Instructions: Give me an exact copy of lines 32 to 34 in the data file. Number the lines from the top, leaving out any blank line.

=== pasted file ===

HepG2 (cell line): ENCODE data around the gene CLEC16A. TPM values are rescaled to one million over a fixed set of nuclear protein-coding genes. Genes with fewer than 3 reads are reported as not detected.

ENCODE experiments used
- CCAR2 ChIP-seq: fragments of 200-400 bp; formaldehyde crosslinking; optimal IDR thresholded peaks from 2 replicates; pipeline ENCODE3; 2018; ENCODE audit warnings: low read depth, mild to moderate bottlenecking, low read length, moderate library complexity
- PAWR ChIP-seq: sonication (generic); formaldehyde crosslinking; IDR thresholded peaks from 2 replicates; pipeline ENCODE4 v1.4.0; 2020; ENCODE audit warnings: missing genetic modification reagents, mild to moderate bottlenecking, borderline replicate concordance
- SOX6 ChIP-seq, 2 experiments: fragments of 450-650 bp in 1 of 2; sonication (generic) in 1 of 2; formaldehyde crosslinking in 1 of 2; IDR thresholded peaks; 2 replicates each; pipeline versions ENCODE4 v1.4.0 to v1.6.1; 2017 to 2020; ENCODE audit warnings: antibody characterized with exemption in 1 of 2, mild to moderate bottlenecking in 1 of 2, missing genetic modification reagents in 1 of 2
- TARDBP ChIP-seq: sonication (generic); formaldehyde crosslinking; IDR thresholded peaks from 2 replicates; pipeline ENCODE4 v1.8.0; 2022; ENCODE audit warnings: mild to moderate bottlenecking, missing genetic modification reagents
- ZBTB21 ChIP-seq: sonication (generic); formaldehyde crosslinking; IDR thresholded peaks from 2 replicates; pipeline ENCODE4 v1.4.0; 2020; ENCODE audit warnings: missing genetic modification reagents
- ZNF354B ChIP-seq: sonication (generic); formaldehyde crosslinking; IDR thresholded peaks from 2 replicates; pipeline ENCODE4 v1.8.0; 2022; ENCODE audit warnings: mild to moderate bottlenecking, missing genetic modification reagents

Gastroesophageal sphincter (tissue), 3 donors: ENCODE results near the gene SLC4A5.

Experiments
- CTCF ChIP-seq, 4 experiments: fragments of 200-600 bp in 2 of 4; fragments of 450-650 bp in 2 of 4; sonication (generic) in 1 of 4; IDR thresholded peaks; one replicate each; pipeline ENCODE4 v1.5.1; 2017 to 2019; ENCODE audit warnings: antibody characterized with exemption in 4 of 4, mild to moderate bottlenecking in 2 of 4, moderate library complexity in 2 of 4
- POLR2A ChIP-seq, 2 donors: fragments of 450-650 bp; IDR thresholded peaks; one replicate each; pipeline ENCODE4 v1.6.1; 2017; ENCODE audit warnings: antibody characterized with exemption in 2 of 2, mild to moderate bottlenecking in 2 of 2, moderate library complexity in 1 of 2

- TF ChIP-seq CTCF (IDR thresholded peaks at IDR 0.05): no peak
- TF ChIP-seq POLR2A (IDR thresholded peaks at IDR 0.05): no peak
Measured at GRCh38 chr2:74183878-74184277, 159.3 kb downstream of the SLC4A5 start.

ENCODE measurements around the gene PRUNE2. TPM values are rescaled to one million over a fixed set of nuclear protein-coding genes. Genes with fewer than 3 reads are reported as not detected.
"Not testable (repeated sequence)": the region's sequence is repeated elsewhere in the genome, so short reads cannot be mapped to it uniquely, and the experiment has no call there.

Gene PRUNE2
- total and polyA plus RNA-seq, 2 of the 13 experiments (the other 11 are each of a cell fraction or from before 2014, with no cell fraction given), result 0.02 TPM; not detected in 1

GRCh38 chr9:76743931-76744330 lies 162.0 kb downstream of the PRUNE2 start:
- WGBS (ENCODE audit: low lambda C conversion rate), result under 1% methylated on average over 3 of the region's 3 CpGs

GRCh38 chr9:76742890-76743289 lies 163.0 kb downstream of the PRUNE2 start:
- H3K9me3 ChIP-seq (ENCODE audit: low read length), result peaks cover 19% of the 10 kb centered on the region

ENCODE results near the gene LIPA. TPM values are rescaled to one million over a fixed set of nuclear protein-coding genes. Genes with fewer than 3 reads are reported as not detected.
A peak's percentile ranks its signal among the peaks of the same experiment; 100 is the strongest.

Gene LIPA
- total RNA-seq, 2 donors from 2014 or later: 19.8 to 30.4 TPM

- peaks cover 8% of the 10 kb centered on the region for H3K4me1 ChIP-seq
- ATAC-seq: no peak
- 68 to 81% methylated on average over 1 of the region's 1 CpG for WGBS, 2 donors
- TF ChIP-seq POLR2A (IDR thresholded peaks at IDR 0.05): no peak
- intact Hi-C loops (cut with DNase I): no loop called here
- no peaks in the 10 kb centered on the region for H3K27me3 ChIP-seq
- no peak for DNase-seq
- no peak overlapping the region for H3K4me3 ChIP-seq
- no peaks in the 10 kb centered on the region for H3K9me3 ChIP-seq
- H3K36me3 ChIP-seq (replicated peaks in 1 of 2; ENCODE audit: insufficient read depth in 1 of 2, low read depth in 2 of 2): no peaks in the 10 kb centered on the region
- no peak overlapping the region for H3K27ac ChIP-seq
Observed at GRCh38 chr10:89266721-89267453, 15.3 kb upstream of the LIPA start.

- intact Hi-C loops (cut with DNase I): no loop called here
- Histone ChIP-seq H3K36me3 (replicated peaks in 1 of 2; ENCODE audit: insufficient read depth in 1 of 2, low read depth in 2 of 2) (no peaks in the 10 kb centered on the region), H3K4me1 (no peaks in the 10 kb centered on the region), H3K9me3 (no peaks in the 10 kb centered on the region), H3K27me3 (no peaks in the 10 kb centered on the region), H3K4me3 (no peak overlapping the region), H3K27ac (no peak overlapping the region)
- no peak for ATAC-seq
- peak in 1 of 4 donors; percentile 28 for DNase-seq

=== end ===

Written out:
- intact Hi-C loops (cut with DNase I): no loop called here
- no peaks in the 10 kb centered on the region for H3K27me3 ChIP-seq
- no peak for DNase-seq